Striped bathroom wallpaper, Cy Twombly, Imi Knoebel, and scribbles resembling Pop-like lineaments or cave markings are all evoked by Matt Connors work in his current exhibition at Canada Gallery. Red and green pillars of solid color, made from digital C-prints, stand like abstract Photoshop totems to Color Field painting. Neon splashes cover one canvas while another contains three beige, geometric rectangles. Colors, although never clashing on a single canvas, vary dramatically from brash to soft pastels throughout, as do the abstract influences that Connors depicts. One canvas resembles the frame of a painting, and the next echoes a chaotic, colorful Matisse collage. Tropical contains juxtapositions within the work itself: a brightly colored image has been overpainted by a layer of white that almost covers the surface but the edges have been left exposed so the vibrancy peeks out from behind. Another work, Tunnel, conjures a three-dimensional image through the title but consists of two colorful rectangles (one within the other) framing a brown Kenneth Noland-like bullseye that instead appears flat against the canvas. Connors refuses to stick with just one abstract model and repeatedly plays with overlooked gestures such as the doodle-like markings. It is as though he has selected sections of various Modernist works, examined them closely and then made them his own.
As with Connors’ earlier work, frames are a crucial element — not only do pieces resemble the frame of a painting but some of the canvases actually have a frame or give the effect of having one with a white or unpainted border. The word ‘frame’ is included in the titles of three of the paintings and framing the display of the works is also something he continues to question: paintings are not necessarily hung on the walls, some lean against the wall on the floor.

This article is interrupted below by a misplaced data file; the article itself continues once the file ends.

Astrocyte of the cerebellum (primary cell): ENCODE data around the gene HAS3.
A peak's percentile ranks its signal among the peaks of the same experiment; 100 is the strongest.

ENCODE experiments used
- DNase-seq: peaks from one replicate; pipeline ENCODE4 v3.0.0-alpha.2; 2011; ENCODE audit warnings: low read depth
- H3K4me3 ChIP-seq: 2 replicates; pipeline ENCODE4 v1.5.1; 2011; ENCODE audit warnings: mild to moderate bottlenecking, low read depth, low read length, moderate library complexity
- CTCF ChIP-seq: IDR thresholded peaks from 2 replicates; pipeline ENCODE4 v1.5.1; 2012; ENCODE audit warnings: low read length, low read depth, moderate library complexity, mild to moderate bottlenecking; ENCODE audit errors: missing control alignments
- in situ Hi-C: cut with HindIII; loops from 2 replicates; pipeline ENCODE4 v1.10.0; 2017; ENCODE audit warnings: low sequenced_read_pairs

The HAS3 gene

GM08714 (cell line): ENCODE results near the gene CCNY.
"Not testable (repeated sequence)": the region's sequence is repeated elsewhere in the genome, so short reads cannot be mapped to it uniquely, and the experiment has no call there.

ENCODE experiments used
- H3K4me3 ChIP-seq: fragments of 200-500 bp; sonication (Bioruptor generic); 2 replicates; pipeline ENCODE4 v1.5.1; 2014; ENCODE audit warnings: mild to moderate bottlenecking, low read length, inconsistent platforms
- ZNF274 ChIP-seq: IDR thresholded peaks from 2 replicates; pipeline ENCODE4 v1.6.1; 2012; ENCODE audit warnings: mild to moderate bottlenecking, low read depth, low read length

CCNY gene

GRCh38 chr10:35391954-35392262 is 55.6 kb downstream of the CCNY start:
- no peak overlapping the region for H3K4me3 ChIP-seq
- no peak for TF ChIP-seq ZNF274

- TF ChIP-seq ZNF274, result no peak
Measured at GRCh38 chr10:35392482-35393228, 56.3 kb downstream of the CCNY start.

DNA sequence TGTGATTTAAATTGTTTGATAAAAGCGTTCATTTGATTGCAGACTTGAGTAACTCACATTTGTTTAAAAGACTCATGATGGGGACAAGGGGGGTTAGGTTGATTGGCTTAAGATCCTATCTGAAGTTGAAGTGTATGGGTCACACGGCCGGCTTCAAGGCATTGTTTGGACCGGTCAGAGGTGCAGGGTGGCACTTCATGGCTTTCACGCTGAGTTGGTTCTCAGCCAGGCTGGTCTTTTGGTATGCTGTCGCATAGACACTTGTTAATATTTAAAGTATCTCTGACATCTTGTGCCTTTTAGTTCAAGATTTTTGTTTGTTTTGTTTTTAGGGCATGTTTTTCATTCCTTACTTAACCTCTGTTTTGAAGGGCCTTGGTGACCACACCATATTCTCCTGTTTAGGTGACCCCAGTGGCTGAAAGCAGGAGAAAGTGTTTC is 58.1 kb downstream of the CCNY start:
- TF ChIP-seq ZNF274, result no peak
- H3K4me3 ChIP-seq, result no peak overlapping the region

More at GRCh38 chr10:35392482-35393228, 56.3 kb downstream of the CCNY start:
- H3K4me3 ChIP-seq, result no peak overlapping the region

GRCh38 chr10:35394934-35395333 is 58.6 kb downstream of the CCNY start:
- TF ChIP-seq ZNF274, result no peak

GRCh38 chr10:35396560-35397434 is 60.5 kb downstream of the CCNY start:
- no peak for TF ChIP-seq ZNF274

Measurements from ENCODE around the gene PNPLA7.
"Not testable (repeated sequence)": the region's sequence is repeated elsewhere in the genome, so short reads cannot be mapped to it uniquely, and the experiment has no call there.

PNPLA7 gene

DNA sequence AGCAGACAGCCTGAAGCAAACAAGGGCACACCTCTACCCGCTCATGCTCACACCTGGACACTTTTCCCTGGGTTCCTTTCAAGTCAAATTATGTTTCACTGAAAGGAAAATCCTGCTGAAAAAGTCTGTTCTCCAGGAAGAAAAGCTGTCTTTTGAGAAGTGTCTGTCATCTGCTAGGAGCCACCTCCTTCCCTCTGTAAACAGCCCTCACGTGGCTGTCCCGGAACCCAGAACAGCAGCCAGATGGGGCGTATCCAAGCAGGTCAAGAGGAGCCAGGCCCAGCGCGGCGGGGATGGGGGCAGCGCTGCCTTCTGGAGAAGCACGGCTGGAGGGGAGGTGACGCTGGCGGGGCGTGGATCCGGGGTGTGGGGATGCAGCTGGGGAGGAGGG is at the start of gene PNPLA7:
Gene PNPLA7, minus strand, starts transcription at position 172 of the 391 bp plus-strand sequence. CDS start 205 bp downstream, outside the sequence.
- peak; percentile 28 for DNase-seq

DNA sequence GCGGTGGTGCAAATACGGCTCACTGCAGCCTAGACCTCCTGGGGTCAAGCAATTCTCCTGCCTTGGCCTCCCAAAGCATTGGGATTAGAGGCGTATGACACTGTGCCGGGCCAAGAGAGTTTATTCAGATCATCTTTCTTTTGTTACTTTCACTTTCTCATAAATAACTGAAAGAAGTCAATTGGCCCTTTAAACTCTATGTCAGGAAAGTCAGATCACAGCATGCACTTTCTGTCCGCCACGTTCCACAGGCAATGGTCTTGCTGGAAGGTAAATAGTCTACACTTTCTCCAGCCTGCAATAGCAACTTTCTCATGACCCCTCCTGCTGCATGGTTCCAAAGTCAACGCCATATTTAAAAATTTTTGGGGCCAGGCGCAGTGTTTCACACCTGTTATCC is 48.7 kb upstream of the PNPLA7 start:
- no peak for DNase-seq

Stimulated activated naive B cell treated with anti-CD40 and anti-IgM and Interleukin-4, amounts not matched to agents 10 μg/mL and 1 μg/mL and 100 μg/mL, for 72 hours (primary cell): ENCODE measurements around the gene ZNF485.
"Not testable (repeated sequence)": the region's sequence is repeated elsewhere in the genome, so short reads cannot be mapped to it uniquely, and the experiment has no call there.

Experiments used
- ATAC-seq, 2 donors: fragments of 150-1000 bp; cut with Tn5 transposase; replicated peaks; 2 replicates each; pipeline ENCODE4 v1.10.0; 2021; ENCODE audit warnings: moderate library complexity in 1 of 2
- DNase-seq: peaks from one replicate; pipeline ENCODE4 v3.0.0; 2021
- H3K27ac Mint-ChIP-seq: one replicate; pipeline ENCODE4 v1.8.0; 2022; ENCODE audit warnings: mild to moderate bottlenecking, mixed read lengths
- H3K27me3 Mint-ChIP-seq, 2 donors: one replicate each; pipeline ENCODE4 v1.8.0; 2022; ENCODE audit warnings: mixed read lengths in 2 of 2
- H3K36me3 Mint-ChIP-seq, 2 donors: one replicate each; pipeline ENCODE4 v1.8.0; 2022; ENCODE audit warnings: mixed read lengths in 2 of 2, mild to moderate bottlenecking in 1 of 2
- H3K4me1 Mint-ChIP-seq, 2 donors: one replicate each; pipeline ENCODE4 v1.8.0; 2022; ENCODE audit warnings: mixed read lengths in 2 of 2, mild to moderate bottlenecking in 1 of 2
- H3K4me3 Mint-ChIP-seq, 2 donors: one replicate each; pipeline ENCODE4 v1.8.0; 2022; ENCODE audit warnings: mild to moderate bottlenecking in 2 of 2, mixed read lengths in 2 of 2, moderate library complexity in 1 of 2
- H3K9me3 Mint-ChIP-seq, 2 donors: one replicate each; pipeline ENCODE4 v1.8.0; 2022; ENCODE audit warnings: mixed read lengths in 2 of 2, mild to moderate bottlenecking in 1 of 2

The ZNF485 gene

Although referring outwardly to other Modernist artists, the frame reigns the work back in towards Connors’ own abstract markings. When thinking about the paintings in this context, however, it is hard not to view the framing as forcing the artwork within a bound structure. Like a period at the end of a sentence, it is as if the frame constrains the scribbles, splotches, and lines, restricting them from breaking out of the canvas. The pieces are now decidedly complete and Connors seems to want to obstruct any further dialogue between the works. It also becomes easy to question whether this overemphasis on the frame is too much of an attempt to reinforce the authority of the paintings.
Despite this definitive individuating, however, we can’t help but try to make associations between the pieces. What’s more, the digital C-print (from a documentary of a 1970s protest) and the title of the exhibition, You Don’t Know, is almost a challenge to the viewer, challenging us to figure out what exactly it is that we do not know. Jumping from one abstraction to the next feels like flicking between TV channels and, as Connors prevents correlations from threading between these pieces, we venture to find our own.